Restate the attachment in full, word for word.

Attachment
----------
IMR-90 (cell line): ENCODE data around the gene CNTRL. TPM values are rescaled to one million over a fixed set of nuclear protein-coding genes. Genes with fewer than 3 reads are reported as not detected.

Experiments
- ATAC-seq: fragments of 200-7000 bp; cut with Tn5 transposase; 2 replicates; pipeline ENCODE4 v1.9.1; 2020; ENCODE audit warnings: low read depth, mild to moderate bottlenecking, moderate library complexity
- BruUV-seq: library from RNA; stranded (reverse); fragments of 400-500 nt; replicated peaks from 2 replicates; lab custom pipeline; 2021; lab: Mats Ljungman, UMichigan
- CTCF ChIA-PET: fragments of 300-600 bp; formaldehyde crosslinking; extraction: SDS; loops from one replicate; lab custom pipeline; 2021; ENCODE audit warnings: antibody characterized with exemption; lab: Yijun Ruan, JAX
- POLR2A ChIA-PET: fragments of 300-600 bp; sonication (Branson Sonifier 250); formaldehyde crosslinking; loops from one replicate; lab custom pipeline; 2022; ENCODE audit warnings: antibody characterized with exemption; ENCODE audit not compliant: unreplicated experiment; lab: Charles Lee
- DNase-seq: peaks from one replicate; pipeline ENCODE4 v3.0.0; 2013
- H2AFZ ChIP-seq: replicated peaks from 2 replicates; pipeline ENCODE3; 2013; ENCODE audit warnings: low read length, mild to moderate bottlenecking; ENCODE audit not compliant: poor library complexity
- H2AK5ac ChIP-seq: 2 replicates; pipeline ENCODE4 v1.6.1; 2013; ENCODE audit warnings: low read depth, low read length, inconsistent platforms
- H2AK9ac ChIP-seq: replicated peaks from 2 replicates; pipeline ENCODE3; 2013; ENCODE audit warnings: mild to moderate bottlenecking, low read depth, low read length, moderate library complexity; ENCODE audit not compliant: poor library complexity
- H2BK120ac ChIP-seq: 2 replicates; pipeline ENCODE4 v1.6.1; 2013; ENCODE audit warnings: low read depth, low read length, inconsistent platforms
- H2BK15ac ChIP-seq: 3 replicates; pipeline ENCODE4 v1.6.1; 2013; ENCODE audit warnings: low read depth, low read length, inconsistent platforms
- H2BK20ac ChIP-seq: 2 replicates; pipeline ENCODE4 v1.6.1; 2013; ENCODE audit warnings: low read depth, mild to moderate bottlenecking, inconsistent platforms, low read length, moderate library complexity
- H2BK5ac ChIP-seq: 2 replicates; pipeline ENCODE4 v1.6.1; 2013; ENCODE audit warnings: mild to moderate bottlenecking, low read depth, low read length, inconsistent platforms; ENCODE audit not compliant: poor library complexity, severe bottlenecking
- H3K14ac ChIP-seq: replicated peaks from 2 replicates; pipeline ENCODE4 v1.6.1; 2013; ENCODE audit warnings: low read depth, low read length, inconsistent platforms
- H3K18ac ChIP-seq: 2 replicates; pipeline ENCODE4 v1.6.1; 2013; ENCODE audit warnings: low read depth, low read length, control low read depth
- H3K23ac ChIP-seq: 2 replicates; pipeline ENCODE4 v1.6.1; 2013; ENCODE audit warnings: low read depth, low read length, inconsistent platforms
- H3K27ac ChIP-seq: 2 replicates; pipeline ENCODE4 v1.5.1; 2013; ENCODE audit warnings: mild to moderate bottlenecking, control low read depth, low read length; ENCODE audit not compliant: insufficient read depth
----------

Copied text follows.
IMR-90 (cell line): ENCODE data around the gene CNTRL. TPM values are rescaled to one million over a fixed set of nuclear protein-coding genes. Genes with fewer than 3 reads are reported as not detected.

Experiments
- ATAC-seq: fragments of 200-7000 bp; cut with Tn5 transposase; 2 replicates; pipeline ENCODE4 v1.9.1; 2020; ENCODE audit warnings: low read depth, mild to moderate bottlenecking, moderate library complexity
- BruUV-seq: library from RNA; stranded (reverse); fragments of 400-500 nt; replicated peaks from 2 replicates; lab custom pipeline; 2021; lab: Mats Ljungman, UMichigan
- CTCF ChIA-PET: fragments of 300-600 bp; formaldehyde crosslinking; extraction: SDS; loops from one replicate; lab custom pipeline; 2021; ENCODE audit warnings: antibody characterized with exemption; lab: Yijun Ruan, JAX
- POLR2A ChIA-PET: fragments of 300-600 bp; sonication (Branson Sonifier 250); formaldehyde crosslinking; loops from one replicate; lab custom pipeline; 2022; ENCODE audit warnings: antibody characterized with exemption; ENCODE audit not compliant: unreplicated experiment; lab: Charles Lee
- DNase-seq: peaks from one replicate; pipeline ENCODE4 v3.0.0; 2013
- H2AFZ ChIP-seq: replicated peaks from 2 replicates; pipeline ENCODE3; 2013; ENCODE audit warnings: low read length, mild to moderate bottlenecking; ENCODE audit not compliant: poor library complexity
- H2AK5ac ChIP-seq: 2 replicates; pipeline ENCODE4 v1.6.1; 2013; ENCODE audit warnings: low read depth, low read length, inconsistent platforms
- H2AK9ac ChIP-seq: replicated peaks from 2 replicates; pipeline ENCODE3; 2013; ENCODE audit warnings: mild to moderate bottlenecking, low read depth, low read length, moderate library complexity; ENCODE audit not compliant: poor library complexity
- H2BK120ac ChIP-seq: 2 replicates; pipeline ENCODE4 v1.6.1; 2013; ENCODE audit warnings: low read depth, low read length, inconsistent platforms
- H2BK15ac ChIP-seq: 3 replicates; pipeline ENCODE4 v1.6.1; 2013; ENCODE audit warnings: low read depth, low read length, inconsistent platforms
- H2BK20ac ChIP-seq: 2 replicates; pipeline ENCODE4 v1.6.1; 2013; ENCODE audit warnings: low read depth, mild to moderate bottlenecking, inconsistent platforms, low read length, moderate library complexity
- H2BK5ac ChIP-seq: 2 replicates; pipeline ENCODE4 v1.6.1; 2013; ENCODE audit warnings: mild to moderate bottlenecking, low read depth, low read length, inconsistent platforms; ENCODE audit not compliant: poor library complexity, severe bottlenecking
- H3K14ac ChIP-seq: replicated peaks from 2 replicates; pipeline ENCODE4 v1.6.1; 2013; ENCODE audit warnings: low read depth, low read length, inconsistent platforms
- H3K18ac ChIP-seq: 2 replicates; pipeline ENCODE4 v1.6.1; 2013; ENCODE audit warnings: low read depth, low read length, control low read depth
- H3K23ac ChIP-seq: 2 replicates; pipeline ENCODE4 v1.6.1; 2013; ENCODE audit warnings: low read depth, low read length, inconsistent platforms
- H3K27ac ChIP-seq: 2 replicates; pipeline ENCODE4 v1.5.1; 2013; ENCODE audit warnings: mild to moderate bottlenecking, control low read depth, low read length; ENCODE audit not compliant: insufficient read depth